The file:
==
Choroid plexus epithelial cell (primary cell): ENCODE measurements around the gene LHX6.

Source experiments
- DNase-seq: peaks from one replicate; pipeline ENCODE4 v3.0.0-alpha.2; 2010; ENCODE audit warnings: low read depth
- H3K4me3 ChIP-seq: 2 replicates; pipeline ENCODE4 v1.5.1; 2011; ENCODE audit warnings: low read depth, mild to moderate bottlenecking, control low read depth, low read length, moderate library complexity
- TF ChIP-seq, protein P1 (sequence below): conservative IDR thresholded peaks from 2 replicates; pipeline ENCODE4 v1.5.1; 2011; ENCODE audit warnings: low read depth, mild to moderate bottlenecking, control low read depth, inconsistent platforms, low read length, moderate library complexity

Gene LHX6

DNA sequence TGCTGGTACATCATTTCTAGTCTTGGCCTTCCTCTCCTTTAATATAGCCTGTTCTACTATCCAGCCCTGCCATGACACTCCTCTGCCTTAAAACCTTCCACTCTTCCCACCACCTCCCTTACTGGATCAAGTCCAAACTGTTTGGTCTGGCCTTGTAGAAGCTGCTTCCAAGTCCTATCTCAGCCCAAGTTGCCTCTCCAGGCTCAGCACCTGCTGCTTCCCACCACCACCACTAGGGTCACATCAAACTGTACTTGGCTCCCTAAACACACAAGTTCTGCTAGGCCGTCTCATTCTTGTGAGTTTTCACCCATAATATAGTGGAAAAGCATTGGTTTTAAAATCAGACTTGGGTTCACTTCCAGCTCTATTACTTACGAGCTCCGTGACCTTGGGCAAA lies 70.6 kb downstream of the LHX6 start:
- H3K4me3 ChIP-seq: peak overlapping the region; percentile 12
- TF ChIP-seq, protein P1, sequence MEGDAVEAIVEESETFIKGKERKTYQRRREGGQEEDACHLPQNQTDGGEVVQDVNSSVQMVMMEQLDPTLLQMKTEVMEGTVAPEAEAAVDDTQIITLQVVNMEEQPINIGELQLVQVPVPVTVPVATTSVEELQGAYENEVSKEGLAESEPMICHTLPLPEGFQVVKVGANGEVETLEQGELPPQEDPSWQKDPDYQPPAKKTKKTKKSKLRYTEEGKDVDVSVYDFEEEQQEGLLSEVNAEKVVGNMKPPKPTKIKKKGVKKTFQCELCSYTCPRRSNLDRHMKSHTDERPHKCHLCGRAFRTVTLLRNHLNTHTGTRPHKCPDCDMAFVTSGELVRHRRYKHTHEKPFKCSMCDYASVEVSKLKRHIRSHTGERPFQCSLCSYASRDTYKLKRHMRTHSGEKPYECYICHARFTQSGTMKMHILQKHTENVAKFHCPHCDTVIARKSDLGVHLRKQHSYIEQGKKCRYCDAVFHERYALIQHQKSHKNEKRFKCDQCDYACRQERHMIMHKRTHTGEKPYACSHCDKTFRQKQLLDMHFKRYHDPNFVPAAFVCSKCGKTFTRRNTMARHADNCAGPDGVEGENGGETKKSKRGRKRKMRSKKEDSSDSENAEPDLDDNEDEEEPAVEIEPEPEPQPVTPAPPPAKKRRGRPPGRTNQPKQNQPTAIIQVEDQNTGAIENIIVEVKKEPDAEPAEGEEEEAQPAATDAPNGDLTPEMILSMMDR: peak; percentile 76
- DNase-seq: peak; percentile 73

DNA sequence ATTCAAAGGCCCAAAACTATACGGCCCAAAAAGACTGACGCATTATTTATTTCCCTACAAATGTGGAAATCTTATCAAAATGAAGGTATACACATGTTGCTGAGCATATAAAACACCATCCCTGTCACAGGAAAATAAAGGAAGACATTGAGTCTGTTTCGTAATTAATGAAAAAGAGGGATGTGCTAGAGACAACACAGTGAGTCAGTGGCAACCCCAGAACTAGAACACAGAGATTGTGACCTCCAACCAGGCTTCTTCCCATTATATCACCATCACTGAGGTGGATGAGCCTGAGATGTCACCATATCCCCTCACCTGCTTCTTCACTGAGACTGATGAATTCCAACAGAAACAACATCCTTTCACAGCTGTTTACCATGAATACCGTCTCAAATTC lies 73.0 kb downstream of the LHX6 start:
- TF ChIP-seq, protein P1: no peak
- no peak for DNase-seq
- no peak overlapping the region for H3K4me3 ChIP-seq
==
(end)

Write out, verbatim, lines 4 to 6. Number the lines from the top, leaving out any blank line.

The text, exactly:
- H3K4me3 ChIP-seq: 2 replicates; pipeline ENCODE4 v1.5.1; 2011; ENCODE audit warnings: low read depth, mild to moderate bottlenecking, control low read depth, low read length, moderate library complexity
- TF ChIP-seq, protein P1 (sequence below): conservative IDR thresholded peaks from 2 replicates; pipeline ENCODE4 v1.5.1; 2011; ENCODE audit warnings: low read depth, mild to moderate bottlenecking, control low read depth, inconsistent platforms, low read length, moderate library complexity

Gene LHX6